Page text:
I was out for dinner the other day with a friend and colleague of mine who I hadn’t seen in awhile, catching up on the goings in each other’s lives. Two big things had happened in her life recently – she’d gotten married and she’d changed jobs. What makes this relevant here on The Black Hole, however, is that she’d left an academic job (specifically, a grant-funded tenure track position) to take a non-academic job (in this case, it was in the health care sector). So of course we got to talking about that and, given my interest in the reasons why PhDs leave academia, I asked her what prompted her to make this career change after so many years of pursing the tenure track and her answer did not surprise me. Her husband is currently a postdoc, with a position that runs out in December. The grant that funds her grant-funded tenure track job runs out three month later, in March 2012 and there is no way of knowing if that grant will be renewed or not. Having a mortgage to pay and kids to worry about, it would be extremely risky to hope that her job gets funded and/or he finds an academic position in Vancouver. They aren’t really in a position to leave Vancouver. So the possibility of both of them being unemployed is very real, so she made to the decision to take on a more secure, budget-funded position. Not an easy decision by any stretch, but certainly one that many people face.
According to this report from Stanford University ((based on a survey of “9,000 full-time faculty at 13 leading U.S. research universities”)), “Academic couples [i.e., academics married to other academics] comprise 36 percent of the American professoriate.” It makes sense: when you spend so much of your time immersed in academia – as PhD students, postdocs, and profs do – there’s a pretty good chance that you are going to meet your partner in those same circles.
And even if you don’t have an academic partner, your partner’s career is likely to figure into your decision of where you work. An additional 36 percent of profs have a partner who is employed (though not an academic themselves), which means that someone looking for a faculty position has to consider not only finding a job for himself or herself, but also a job for their partner. In fact:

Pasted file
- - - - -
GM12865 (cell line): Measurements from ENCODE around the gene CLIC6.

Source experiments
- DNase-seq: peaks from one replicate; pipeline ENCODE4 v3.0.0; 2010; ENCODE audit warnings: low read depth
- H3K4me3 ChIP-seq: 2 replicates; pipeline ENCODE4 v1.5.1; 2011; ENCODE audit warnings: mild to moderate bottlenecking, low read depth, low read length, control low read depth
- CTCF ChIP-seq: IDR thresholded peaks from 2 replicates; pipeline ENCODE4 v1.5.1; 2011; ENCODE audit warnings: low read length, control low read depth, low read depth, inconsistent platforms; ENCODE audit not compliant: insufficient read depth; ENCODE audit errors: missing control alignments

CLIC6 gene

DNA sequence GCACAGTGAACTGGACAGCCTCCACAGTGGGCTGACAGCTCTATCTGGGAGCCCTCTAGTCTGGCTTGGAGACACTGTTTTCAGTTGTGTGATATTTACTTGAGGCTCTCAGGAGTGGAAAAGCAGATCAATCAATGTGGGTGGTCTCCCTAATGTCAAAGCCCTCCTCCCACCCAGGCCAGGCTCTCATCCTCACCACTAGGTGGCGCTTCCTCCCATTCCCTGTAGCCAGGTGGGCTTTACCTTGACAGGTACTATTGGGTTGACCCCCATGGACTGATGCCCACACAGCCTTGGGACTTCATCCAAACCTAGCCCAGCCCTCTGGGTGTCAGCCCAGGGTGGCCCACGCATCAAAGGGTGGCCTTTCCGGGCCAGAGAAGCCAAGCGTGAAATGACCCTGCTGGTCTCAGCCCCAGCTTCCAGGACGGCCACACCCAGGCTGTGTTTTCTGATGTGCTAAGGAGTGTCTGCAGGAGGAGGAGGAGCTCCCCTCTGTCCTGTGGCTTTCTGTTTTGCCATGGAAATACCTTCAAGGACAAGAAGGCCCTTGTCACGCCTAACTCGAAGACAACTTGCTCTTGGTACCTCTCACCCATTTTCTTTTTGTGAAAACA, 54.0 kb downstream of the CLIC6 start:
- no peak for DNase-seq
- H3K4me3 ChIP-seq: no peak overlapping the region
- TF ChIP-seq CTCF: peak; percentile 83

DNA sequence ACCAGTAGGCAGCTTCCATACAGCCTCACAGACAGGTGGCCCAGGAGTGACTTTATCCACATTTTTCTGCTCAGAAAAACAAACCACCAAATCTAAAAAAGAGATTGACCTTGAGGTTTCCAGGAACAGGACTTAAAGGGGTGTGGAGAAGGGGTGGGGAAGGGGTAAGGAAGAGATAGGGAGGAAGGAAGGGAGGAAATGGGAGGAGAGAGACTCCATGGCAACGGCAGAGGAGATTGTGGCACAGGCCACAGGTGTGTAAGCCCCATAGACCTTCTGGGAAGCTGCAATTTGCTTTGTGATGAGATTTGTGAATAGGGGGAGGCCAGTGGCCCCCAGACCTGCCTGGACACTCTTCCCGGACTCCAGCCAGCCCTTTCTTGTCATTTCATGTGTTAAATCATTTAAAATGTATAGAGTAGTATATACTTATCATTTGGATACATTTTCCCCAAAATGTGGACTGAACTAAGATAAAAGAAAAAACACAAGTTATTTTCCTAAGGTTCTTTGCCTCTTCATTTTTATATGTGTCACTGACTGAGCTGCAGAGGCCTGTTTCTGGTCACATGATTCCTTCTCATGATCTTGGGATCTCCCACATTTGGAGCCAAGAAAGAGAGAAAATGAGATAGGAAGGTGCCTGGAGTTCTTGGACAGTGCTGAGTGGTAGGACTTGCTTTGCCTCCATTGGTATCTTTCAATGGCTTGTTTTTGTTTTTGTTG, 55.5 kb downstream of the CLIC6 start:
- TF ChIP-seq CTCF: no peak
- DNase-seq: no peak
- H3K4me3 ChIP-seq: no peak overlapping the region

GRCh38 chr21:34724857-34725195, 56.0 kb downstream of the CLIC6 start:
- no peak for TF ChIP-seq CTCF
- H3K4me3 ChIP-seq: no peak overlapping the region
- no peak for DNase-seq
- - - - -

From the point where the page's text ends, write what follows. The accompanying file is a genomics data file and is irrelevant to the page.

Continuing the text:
In independent internal studies analyzing factors influencing failed faculty recruitment, two prominent U.S.
research universities found that partner employment ranked high (number one or two) in lists that included salary, housing costs, and some 14 to 15 other factors. Similarly, a German study found that 72 percent of German scientists abroad cited “career opportunities for the partner” as a decisive factor for scientists contemplating a return home.
I can think of a few people right now who are in some stage of dealing with this issue. In addition to the friend I mentioned above, I know a dual-academic couple who both work at the same university, I know a couple where both partners are former-academics (they did their PhDs at the UBC, found their first postdocs together in another city, came back to UBC for second postdocs each and then both left academics for non-academic jobs) and I know a couple where the academic partner is seriously considering leaving academics because of a variety of reasons, with family being one of the big ones.
So, I’m interested in hearing about your experience in being in a couple, dual-academic or otherwise. Are you part of an dual-academic couple? Would you turn down an academic position if there weren’t the possibility of an appropriate job for your partner? Does your institution have a policy for hiring couples?